Willow Mesh Wi-Fi System Review: Full Wi-Fi Connectivity for Only $60?
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“Compared to the competition, you can save 90% of the cost with Vilo by sacrificing only 30% of the speed.”
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Easy setup with intuitive app
Too many Ethernet ports to get a wired connection
Compact, attractive design that’s expandable
No Wi-Fi 6 Support
Some speed and connection issues
no WPA3 support
Mesh routers are a great option for your home Wi-Fi needs, but the prices of these systems often make them inaccessible to many homes. Vilo is looking to lift the home mesh Wi-Fi market with its own affordable system.
Priced at just $20 for a router or $60 for a three-pack, which simultaneously connects to blanket up to a 4,500-square-foot home, the Velo can connect up to 120 devices at once at a fraction of the cost of competing units. promises. .
That’s about one-fifth the cost of competing Linksys Velop Mesh Wi-Fi systems, so apparently, Vilo had to make some compromises. But it cuts corners in the right places, balancing performance and features with its insanely attractive price tag.
Willow’s Mesh Router can be purchased in a pack of one — ideal for small spaces and offices — or a large pack of three designed to blanket larger homes. Each unit, called a node, is identical and interchangeable, so it can be connected directly to the modem as either a satellite or the main router.
The Vilo units appear a lot more premium than they are, and nothing about the Vilo’s build quality will deceive its $20 price tag. In fact, the minimalist square-shaped canister design—and the unit’s non-glossy white finish—reminds me of Linksys’ more premium Velop mesh system. The Velop retails from $229 to $300 for a three-pack by comparison.
Like the Velop, the Willow is very lightweight and its compact design — 5.9 x 2.7 x 2.7 inches — is no bigger than a tall can of iced tea. The simple design of this unit is made to match with your furniture and home decor.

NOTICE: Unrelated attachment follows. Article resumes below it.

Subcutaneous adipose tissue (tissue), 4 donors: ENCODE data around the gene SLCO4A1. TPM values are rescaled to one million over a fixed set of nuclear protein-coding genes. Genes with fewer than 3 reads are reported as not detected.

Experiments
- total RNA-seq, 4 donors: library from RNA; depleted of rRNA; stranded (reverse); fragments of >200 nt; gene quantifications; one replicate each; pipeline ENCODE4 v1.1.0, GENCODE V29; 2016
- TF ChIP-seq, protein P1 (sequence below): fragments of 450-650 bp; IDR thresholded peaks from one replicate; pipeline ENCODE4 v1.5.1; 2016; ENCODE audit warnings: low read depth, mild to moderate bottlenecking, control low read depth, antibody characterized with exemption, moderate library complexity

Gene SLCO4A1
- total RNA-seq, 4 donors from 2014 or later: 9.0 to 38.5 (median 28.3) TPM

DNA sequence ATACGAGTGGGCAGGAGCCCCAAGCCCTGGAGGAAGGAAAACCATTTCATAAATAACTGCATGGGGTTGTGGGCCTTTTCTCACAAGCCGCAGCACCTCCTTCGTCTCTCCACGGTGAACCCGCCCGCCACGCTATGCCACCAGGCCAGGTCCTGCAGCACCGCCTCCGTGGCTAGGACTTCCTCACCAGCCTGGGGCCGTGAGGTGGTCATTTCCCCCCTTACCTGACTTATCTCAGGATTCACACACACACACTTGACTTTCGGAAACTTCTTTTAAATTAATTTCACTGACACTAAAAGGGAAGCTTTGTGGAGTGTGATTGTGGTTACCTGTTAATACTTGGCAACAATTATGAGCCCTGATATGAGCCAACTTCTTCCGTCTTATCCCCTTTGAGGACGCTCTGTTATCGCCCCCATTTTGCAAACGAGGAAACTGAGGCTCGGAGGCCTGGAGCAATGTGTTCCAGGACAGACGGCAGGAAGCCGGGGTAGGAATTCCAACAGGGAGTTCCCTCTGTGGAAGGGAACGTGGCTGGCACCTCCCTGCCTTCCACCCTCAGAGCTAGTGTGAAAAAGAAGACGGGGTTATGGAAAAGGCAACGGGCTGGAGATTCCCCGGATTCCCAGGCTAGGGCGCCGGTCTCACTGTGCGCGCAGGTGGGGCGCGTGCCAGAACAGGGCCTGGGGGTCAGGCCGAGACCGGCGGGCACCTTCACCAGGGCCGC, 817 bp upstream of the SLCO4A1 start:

Unlike traditional Wi-Fi routers, mesh systems don’t come with intimate, protruding antennas that resemble alien-like tentacles. The goal with these systems is that the more stylish design means you’ll want to place these units in your living space to give you better Wi-Fi coverage, not to hide the mesh system and its signal behind furniture and appliances. to obscure.
In front of each willow, you’ll find a blank circular button that can be used to quickly disable network connectivity for that specific node. As well as a network status indicator LED light. When Willow starts up, the LED is red, but it will turn a solid blue when you’re connected to the Internet and the system is ready. A flashing blue light shows spotty internet coverage, while amber shows the unit is paired and ready for setup.
If you’re sensitive to light or don’t want Willow’s LEDs to disrupt your home’s ambient lighting, you may want to cover the LED holes with some white tape for a clean aesthetic.
On the back, each unit comes with three Ethernet ports to accommodate wired connections if needed. Having Ethernet ports on satellite units can come in handy for gamers who may need a reliable connection and have their modem or main mesh router in a separate room, or for connecting IoT devices to remote corners of your home. The ports here don’t provide as much speed as you might expect when plugging directly into your modem, but can help maintain a more stable connection for more critical applications.
Having Ethernet ports on satellite units is a welcome change from my old Amazon Eero system that lacked support for wired Ethernet connections over satellites. In general, I use the Ethernet ports on my satellite nodes for plugging in my gaming console, a home IoT hub that doesn’t come with built-in Wi-Fi, and my desktop PC.
At just $20 per unit, you won’t get support for the latest Wi-Fi 6 or Wi-Fi 6e specifications. angel. Still, with dual-band 802.11ac on board, you’re getting the same Wi-Fi 5 support that’s found on something more premium Linksys Velop AC2200 Mesh System. Unlike Willow, Linksys offers a more premium version of its Velop system with Wi-Fi 6 support.
The key difference here is that the $229 Velop has a triband antenna for better coverage and reliability, while the cheaper Velop resorts to a dual-band antenna. At its significantly lower price, you’ll still benefit from the MU-MIMO connection, beamforming, and band steering on the Vilo. Band steering can be configured through the Velo Living app, which is available on both iOS and Android. The app’s dashboard gives you additional information about your mesh network, such as your Wi-Fi signal strength, running firmware version, and your choice of encryption method.